This message you are receiving from DFM is in the context of a counter on a network element, not the server hosting the CW DFM application. Generally speaking, there are two different sized counters, 32bit, and 64bit or High Capacity (HC) counters. These counters are used to store information about a particular network interface or event, such as how many packets have gone through an interface, or how many bytes.
A 32-bit signed integer counter, like the ifInOctets/ifOutOctets, will overflow or wrap at 2^31-1. Most modern NMS applications, and maybe even DFM, should have logic to figure out when a counter has overflowed or wrapped, but I think it is also dependent on DFM's polling interval (And if DFM solely relies on solicited SNMP traps, you can ignore most of what I'm about to say). If an interface is pushing an extremely large volume of bits through it, and it wraps N+1 times in a polling cycle, I don't know how you'd be able to detect that.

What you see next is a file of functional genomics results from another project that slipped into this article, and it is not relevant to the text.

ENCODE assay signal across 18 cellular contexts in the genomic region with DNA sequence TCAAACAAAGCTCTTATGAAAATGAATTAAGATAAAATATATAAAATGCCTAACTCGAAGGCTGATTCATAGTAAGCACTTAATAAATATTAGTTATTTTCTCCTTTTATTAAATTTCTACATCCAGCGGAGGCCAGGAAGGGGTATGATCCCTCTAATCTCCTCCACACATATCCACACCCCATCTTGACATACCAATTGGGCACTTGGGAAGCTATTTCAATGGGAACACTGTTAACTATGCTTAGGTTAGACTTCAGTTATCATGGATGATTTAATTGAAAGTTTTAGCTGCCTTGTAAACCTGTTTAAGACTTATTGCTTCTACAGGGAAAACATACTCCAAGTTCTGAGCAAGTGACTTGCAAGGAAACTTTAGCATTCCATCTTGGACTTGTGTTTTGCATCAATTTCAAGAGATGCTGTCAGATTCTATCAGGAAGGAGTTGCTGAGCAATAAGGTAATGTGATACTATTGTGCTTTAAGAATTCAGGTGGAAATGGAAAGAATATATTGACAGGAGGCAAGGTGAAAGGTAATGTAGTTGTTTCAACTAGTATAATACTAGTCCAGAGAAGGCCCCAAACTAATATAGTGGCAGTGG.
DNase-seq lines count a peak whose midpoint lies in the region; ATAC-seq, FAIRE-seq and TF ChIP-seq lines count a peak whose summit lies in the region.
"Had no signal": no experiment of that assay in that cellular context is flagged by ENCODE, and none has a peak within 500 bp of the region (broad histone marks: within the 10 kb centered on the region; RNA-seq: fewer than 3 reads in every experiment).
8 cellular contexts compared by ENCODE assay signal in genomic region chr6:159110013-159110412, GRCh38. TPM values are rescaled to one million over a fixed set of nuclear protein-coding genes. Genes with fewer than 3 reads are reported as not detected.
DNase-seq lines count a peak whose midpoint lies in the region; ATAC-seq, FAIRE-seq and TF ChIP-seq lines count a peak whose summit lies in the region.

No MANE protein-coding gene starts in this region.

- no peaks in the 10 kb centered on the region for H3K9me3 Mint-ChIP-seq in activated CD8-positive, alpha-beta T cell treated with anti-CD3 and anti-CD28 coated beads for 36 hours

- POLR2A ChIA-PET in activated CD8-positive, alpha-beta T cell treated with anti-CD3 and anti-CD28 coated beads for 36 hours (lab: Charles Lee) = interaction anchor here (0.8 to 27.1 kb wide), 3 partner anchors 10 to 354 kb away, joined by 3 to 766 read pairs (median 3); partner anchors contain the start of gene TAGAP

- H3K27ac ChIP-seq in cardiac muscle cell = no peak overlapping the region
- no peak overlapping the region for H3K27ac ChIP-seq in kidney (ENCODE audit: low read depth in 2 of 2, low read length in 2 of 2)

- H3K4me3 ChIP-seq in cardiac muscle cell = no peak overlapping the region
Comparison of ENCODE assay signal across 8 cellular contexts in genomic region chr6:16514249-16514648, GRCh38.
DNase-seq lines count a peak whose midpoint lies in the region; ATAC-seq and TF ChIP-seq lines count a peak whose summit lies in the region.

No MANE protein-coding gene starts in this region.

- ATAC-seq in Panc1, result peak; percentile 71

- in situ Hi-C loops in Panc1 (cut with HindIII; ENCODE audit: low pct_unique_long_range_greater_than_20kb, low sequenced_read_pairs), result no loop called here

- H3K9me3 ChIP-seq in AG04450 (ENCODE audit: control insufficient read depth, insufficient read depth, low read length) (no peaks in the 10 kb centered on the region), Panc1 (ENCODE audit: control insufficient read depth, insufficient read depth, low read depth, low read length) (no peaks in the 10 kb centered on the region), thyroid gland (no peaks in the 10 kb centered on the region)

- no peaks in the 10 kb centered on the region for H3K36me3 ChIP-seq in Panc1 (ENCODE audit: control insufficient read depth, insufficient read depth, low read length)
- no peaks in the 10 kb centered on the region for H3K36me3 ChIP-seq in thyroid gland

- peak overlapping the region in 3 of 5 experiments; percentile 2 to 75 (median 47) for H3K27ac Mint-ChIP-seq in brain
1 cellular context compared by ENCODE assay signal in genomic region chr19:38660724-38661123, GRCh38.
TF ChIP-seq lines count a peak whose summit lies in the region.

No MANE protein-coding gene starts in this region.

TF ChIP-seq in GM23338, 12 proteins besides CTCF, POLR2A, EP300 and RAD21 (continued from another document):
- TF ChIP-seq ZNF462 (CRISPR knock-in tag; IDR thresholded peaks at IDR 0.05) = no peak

I personally do not have much experience with DFM, so I'm not sure exactly what you should do to resolve your issue, but hopefully this will help you understand the 32bit/64bit stuff.
This document gives several answers on frequently asked questions for PFRv3 channel state behavior.
Q1: What are all the channel operational states from a BR (border role) perspective and what are the rules/conditions to be in each st...
The need was to reach an host inside a LAN through a VPN connection managed by the LAN gateway (Cisco 1921).
The LAN gateway performs NAT and there was a dedicate nat rule for the host i wanted to reach through VPN.
I couldn't connect to the hos...
We have 3 identical switches configured by someone else and would like to claim some of the Gigabit ports(G1/G2/G3/G4) for use on servers. When we try to change the wiring and configuration, we run in to connectivity issues. Attached is a des...